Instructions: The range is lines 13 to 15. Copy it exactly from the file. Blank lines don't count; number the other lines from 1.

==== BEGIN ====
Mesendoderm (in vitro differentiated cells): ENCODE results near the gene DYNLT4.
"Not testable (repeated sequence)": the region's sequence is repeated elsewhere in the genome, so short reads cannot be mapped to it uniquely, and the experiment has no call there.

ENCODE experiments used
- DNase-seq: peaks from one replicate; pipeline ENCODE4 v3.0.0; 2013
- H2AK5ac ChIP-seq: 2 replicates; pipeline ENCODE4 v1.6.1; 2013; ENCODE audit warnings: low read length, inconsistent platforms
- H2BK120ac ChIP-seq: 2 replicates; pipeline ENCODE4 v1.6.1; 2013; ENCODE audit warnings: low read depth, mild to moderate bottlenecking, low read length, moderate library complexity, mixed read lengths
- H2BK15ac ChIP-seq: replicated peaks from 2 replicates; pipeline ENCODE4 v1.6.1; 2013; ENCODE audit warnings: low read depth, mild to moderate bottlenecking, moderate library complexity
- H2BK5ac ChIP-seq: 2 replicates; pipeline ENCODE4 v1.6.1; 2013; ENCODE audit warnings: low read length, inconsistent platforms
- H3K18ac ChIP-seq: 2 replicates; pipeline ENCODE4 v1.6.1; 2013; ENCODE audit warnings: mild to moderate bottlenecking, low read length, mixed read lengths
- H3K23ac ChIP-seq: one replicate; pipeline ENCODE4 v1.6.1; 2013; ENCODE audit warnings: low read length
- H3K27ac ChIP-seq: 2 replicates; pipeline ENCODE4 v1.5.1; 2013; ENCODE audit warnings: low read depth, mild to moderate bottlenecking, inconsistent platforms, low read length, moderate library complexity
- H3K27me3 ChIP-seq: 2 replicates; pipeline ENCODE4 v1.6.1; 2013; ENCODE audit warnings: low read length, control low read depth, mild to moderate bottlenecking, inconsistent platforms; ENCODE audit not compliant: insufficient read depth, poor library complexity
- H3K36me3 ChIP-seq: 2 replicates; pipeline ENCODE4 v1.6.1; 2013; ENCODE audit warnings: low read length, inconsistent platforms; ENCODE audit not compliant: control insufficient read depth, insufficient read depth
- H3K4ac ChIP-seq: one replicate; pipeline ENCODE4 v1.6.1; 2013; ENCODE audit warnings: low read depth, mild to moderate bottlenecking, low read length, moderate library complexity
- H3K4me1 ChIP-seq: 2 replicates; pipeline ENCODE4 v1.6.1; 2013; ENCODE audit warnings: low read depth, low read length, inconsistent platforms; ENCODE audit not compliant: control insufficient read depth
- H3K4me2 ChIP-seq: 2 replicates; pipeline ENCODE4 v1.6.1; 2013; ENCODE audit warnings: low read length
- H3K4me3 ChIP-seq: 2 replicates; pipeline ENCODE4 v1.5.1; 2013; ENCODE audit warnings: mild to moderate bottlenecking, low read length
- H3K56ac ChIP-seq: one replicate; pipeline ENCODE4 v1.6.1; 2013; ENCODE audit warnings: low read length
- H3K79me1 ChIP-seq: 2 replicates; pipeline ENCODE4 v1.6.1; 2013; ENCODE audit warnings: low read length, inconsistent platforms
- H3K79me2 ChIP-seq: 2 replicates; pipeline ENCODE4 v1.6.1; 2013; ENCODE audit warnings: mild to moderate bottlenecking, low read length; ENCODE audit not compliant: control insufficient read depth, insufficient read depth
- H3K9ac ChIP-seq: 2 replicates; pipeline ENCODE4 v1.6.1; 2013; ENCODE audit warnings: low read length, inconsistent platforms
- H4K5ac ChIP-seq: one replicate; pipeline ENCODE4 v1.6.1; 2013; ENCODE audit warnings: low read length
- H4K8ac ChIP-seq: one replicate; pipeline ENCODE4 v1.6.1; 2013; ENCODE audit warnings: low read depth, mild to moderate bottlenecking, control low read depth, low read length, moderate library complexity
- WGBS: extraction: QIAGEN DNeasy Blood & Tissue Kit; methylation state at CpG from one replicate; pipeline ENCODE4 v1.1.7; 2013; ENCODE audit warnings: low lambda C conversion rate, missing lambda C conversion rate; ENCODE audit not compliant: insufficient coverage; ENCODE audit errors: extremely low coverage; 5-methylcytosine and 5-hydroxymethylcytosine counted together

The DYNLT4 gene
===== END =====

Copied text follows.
- H3K36me3 ChIP-seq: 2 replicates; pipeline ENCODE4 v1.6.1; 2013; ENCODE audit warnings: low read length, inconsistent platforms; ENCODE audit not compliant: control insufficient read depth, insufficient read depth
- H3K4ac ChIP-seq: one replicate; pipeline ENCODE4 v1.6.1; 2013; ENCODE audit warnings: low read depth, mild to moderate bottlenecking, low read length, moderate library complexity
- H3K4me1 ChIP-seq: 2 replicates; pipeline ENCODE4 v1.6.1; 2013; ENCODE audit warnings: low read depth, low read length, inconsistent platforms; ENCODE audit not compliant: control insufficient read depth